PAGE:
After GST, Services Sector Face New Challenges in India
The service sector is a key driver of economic growth in India, contributing to over 50 percent of the country’s overall Gross Domestic Product (GDP). Key services in terms of revenue generation include business activities such as trade, hotel and restaurants, real estate, logistics and warehousing, finance, and insurance.
The Goods and Services Tax (GST) launched on July 1, 2017 is likely to have a significant impact on the growth of these services. This is because it substantially affects the valuation of the service categories, their operations in each state via multiple returns filing, and stringent tax compliance.
Some of the major challenges faced by service providers under GST are discussed below.
A four-tier rate structure
Unlike the previous tax regime wherein a uniform service tax of 15 percent was applicable, including a 0.5 percent Swatch Bharat cess and 0.5 percent of Krishi Kalyan cess, services under GST will be taxed under a four-tier GST rate structure: 5 percent, 12 percent, 18 percent and 28 percent.
As per the latest rate schedule released by the government, most services such as banking, insurance, credit card, and information technology (IT) will fall under the 18 percent tax bracket. This will inevitably make most services and work contracts costlier by the differential tax amount from the previous tax system.
Multiple registration of place of business
The main challenge for the services sector under GST is the provision for multiple registration. Previously, services were taxed only by the federal government and could benefit from an optional facility of centralized registration. Services could avail input credits, discharge service tax liability, undergo audits and apply for refunds from a selected single location.
However, the transition into a dual tax structure entails compliance related challenges for service providers operating in more than one state. Under the new tax structure, both the federal government and state government are empowered to collect tax on services.
In other words, the service providers must register with every state government where they have operations. This provision is in particular challenging for the financial, logistics, and IT service providers that have a pan-India presence. Companies offering such services need to have secured separate registration in all 36 states in the country, including union territories, to comply with GST norms.
Filing multiple returns
While previously taxpayers were required to file only two returns per financial year, under GST they must file three returns on a monthly basis.
The provision for service providers to register in every state where it operates also means that they will now have to file returns in every state counting up to 61 returns in total in one financial year, instead of 3 return files.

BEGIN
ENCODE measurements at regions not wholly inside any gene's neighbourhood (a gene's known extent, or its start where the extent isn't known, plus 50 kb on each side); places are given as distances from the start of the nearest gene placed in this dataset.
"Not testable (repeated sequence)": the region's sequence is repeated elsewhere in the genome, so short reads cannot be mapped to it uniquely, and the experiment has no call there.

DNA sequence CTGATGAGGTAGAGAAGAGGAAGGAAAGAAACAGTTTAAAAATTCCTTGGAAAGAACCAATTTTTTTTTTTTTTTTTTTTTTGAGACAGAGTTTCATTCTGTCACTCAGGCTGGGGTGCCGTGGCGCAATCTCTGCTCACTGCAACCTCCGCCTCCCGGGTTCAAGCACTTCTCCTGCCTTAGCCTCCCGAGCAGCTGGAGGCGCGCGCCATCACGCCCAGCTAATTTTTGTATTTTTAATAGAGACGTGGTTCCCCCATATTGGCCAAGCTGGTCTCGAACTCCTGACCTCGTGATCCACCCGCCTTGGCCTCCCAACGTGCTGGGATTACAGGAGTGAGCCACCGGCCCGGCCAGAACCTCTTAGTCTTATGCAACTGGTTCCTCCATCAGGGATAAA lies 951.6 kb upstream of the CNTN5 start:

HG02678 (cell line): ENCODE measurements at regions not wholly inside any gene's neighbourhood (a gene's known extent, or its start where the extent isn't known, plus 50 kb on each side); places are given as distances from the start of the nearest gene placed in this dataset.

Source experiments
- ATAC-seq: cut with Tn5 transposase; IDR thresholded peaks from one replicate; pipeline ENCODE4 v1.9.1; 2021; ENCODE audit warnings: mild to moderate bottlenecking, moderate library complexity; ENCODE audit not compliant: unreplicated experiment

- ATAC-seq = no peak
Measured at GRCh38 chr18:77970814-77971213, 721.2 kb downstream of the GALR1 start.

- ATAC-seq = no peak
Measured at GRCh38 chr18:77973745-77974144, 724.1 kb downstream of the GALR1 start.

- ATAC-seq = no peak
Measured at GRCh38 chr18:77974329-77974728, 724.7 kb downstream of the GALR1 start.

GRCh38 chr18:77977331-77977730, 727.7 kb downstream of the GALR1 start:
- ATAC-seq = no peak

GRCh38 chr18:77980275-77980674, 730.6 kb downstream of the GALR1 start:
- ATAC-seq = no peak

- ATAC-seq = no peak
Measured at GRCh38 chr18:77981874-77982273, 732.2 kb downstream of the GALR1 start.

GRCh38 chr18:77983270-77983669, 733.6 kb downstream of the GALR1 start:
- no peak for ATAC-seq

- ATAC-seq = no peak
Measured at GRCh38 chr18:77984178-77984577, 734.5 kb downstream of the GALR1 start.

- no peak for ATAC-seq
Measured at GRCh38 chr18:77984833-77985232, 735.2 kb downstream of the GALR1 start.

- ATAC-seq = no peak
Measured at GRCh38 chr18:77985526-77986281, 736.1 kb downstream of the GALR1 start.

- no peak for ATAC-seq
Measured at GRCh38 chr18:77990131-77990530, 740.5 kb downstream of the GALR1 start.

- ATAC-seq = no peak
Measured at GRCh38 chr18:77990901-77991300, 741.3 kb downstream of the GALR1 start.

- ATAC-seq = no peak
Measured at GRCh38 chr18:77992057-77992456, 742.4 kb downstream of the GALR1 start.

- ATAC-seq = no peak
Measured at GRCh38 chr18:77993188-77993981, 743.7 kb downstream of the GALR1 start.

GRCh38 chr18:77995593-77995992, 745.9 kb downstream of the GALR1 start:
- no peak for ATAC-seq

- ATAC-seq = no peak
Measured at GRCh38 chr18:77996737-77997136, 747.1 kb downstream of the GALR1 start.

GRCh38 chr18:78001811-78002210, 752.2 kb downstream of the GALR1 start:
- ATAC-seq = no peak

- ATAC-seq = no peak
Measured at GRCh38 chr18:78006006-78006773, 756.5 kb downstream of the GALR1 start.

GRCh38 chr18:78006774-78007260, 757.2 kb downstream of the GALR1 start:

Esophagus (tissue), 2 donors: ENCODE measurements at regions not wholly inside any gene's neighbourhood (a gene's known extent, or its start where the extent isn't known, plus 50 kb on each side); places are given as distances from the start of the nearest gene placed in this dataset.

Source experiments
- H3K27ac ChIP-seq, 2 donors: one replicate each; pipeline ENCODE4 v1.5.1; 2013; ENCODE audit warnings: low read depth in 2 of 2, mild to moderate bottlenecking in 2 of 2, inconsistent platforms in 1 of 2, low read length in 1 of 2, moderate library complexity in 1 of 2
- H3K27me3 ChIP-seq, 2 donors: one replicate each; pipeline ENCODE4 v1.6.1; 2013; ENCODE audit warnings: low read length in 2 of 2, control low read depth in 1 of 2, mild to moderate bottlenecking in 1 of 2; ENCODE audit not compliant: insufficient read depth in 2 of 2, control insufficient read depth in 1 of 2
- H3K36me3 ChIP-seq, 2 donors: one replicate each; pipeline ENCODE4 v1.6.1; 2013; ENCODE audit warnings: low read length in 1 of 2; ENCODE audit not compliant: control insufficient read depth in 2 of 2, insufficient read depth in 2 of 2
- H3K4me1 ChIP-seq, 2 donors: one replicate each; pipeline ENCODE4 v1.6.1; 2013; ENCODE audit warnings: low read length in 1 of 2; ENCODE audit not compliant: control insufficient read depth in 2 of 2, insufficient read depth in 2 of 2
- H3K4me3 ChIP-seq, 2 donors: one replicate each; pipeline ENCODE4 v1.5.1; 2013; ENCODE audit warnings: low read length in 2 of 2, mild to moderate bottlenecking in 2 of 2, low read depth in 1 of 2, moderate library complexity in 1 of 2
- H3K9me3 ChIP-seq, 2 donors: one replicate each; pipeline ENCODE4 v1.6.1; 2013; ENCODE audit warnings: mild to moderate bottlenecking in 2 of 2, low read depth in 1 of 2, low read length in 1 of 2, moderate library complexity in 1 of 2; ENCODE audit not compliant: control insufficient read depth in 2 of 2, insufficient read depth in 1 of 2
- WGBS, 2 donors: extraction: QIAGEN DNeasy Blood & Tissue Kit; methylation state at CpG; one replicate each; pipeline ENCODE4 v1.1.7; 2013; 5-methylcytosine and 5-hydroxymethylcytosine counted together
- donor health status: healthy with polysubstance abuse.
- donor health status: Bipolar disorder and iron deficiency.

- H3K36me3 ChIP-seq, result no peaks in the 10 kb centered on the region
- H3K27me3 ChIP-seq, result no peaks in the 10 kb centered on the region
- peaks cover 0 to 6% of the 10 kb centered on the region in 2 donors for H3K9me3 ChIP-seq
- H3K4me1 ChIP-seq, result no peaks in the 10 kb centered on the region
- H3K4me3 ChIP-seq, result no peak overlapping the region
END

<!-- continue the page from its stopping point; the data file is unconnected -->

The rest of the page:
Besides this, the returns must be filed electronically, which is both a financial and technological challenge for small service providers.
India Briefing is published by Asia Briefing, a subsidiary of Dezan Shira & Associates. We produce material for foreign investors throughout Eurasia, including ASEAN, China, Indonesia, Russia, the Silk Road, & Vietnam. For editorial matters please contact us here and for a complimentary subscription to our products, please click here.
Dezan Shira & Associates provide business intelligence, due diligence, legal, tax and advisory services throughout India and the Asian region. We maintain offices in Delhi and Mumbai and throughout China, South-East Asia, India, and Russia. For assistance with India investment issues or into Asia overall, please contact us at firstname.lastname@example.org or visit us at www.dezshira.com.
Dezan Shira & Associates is a pan-Asia, multi-disciplinary professional services firm, providing legal, tax and operational advisory to international corporate investors. Operational throughout China, ASEAN and India, our mission is to guide foreign companies through Asia’s complex regulatory environment and assist them with all aspects of establishing, maintaining and growing their business operations in the region. This brochure provides an overview of the services and expertise Dezan Shira & Associates can provide.
An Introduction to Doing Business in India 2017 is designed to introduce the fundamentals of investing in India. As such, this comprehensive guide is ideal not only for businesses looking to enter the Indian market, but also for companies who already have a presence here and want to stay up-to-date with the most recent and relevant policy changes.
In this issue of India Briefing Magazine, we discuss payroll processing and reporting in India, and the various regulations and tax norms that impact salary and wage computation. Further, we explain India’s complex social security system and gratuity law, and how it applies to companies. Finally, we describe the importance of IT infrastructure, compliance, and confidentiality when processing payroll in India.